Age Pension: will a UK pension affect my payment?

Denise is confused as to whether or not she needs to apply for a pension from the UK.

Person applying for a UK pension

Denise is confused as to whether or not she needs to apply for a pension from the UK. And if so, what effect will it have on her Australian Age Pension?

Q. Denise
Can you please advise me on how my husband and I stand with our Australian Age Pension? We were told by Centrelink to apply for the British pension, as we had worked there before coming to Australia. We are just wondering if we will be any better off if we receive any money from Britain, or will it just all be deducted from our Australian Age Pension?

A. You will need to apply for a pension from the UK, as Centrelink may stop your Australian Age Pension if you don’t. Any pension you receive from the UK will be counted as income and therefore, depending on other income you receive, may reduce the level of the Australian Age Pension that you’re paid. You can view the current income thresholds here.

In many instances, Centrelink’s international services can help you with your claim for an overseas pension, and if it can’t help it can usually suggest who can.

You can also find out more about claiming a UK state pension at Gov.uk/state-pension-if-you-retire-abroad

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    COMMENTS

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    Bones
    9th Jan 2017
    11:01am
    But if YOU go and live in the UK do not be expecting this country to pay your pension over there!
    Sort of shows The state of affairs here eh what, I guess someone has to sporty the politicians way of life.
    Kaz
    9th Jan 2017
    11:50am
    So when you do get the UK pension (like I organised for my mother in law) and you give the paperwork to Centrelink so they can adjust their payments accordingly - nothing happens! I have to follow it up again (because last time I gave them paperwork to show that I was following it up, they didn't look properly on their system, didn't see it and cut off her pension). Should I assume that they'll wait til this Christmas and send her a nasty letter?!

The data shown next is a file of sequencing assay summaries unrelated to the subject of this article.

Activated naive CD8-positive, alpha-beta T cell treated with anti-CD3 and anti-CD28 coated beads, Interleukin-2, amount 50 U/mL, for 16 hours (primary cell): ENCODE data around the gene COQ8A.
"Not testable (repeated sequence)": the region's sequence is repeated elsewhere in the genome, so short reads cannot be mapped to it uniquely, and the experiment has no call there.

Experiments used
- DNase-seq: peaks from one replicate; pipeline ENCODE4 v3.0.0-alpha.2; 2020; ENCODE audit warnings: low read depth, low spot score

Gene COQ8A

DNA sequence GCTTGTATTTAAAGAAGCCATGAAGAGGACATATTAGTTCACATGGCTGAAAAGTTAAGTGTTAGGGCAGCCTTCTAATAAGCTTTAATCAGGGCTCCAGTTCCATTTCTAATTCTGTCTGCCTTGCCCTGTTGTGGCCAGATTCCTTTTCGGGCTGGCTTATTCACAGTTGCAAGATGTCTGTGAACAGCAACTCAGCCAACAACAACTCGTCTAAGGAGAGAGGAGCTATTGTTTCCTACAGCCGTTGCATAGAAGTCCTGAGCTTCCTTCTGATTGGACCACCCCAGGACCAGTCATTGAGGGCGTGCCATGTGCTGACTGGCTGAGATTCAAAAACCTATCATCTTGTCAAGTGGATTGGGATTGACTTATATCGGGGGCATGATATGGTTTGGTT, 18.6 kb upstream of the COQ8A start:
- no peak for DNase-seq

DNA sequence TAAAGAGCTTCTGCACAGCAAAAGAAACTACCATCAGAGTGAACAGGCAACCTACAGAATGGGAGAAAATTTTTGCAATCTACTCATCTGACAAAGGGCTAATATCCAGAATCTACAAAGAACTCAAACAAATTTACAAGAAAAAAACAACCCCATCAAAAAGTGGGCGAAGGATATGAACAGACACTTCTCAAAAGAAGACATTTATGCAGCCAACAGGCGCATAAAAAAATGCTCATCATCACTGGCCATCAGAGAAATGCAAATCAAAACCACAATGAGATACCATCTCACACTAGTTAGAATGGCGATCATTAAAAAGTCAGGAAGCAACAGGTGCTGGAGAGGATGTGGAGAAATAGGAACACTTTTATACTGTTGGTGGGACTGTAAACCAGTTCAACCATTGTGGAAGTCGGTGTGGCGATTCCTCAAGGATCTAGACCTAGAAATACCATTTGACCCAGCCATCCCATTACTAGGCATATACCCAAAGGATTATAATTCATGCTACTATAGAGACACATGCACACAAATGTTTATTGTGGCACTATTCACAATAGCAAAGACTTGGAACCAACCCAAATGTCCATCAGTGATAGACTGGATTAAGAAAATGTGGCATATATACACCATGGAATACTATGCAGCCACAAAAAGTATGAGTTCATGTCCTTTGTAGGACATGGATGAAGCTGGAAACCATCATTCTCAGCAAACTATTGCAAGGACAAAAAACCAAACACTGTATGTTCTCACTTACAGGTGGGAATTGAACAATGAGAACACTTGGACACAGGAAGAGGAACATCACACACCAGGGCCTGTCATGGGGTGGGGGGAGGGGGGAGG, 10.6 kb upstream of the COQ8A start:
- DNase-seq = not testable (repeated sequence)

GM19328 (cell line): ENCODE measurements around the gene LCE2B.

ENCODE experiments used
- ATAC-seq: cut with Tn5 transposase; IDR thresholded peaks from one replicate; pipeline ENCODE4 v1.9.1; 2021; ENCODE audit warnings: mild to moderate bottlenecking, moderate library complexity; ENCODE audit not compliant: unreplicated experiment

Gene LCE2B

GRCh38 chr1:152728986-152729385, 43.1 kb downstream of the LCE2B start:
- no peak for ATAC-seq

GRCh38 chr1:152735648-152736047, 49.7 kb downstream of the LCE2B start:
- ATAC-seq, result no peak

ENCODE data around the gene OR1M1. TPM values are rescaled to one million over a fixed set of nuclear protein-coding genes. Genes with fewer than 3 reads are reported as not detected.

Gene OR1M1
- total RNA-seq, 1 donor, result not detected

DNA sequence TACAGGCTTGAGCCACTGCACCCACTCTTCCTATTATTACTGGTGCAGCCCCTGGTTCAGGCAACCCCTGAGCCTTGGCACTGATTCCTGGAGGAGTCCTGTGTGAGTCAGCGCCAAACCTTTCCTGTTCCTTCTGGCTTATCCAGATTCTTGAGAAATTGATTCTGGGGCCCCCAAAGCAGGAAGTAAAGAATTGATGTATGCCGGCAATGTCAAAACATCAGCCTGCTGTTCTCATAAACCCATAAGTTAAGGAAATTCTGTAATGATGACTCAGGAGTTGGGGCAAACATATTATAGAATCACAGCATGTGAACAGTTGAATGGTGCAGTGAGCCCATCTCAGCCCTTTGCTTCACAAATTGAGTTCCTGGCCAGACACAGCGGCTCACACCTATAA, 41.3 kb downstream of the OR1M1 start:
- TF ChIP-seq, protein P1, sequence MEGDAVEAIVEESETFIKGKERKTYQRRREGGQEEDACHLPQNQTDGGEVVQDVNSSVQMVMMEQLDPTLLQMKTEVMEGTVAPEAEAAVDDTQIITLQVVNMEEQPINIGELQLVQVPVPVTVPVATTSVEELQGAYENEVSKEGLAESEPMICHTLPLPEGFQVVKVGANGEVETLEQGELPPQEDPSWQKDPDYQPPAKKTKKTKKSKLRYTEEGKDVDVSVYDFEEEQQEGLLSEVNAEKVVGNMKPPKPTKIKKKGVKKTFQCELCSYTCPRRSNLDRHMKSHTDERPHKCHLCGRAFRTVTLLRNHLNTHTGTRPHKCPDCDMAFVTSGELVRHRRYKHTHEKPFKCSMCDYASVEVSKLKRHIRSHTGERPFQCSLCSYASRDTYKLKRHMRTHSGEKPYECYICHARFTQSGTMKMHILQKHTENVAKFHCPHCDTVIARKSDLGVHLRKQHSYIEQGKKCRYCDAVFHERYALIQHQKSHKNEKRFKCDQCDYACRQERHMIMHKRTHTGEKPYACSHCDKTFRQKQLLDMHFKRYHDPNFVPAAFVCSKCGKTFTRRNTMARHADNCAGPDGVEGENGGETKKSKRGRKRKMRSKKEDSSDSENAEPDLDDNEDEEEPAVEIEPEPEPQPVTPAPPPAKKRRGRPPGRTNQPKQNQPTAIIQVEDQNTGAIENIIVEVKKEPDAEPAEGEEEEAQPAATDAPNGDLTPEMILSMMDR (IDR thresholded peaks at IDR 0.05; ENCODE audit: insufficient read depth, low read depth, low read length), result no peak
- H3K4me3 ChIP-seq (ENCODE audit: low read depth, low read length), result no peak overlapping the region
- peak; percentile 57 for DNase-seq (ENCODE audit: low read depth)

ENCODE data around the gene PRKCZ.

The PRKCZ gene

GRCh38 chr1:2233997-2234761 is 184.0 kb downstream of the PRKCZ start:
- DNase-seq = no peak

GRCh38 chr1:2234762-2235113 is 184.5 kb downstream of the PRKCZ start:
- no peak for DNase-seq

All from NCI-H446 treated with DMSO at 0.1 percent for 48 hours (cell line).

9th Jan 2017
    11:54am
    Why claim it as there is no money there to pay it?
    Rosebud
    9th Jan 2017
    11:58am
    Can anyone answer this question Please.

    When Joe Hockey announced changes to Pensions.
    I remember when the Media asked him re the Ancillary Benefits the PC offered Part Pensions.He appeared initally not to have taken that into account but then said when pressed they would retain the card so as to retain ancillary benefits.
    The CSC being offered does not offer these benefits in N.S.W and some other States.
    How is the Government going to make this equal for all please.?
    john
    9th Jan 2017
    11:59am
    Centrelink is in turmoil, new rules, old rules, changed rules, and no body seems to know whats going on. I think I've been dudded in my application for pension , and after being put off by the unbelievable horror of doing the forms I have finally looked at all sorts of other peoples worries and incomes and PENSIONS!! and thought according to my result why are these people with assets quite large , even complaining about the loss in pension??? They shouldn't even have one to worry about. But they do? So I am going to find out at last from the financial people inside centrelink as to what I am entitled to. Because there are people out there with a damned lot more than me in assets that have pensions, any wonder I am totally confused. I guess another year of messing around will take place now!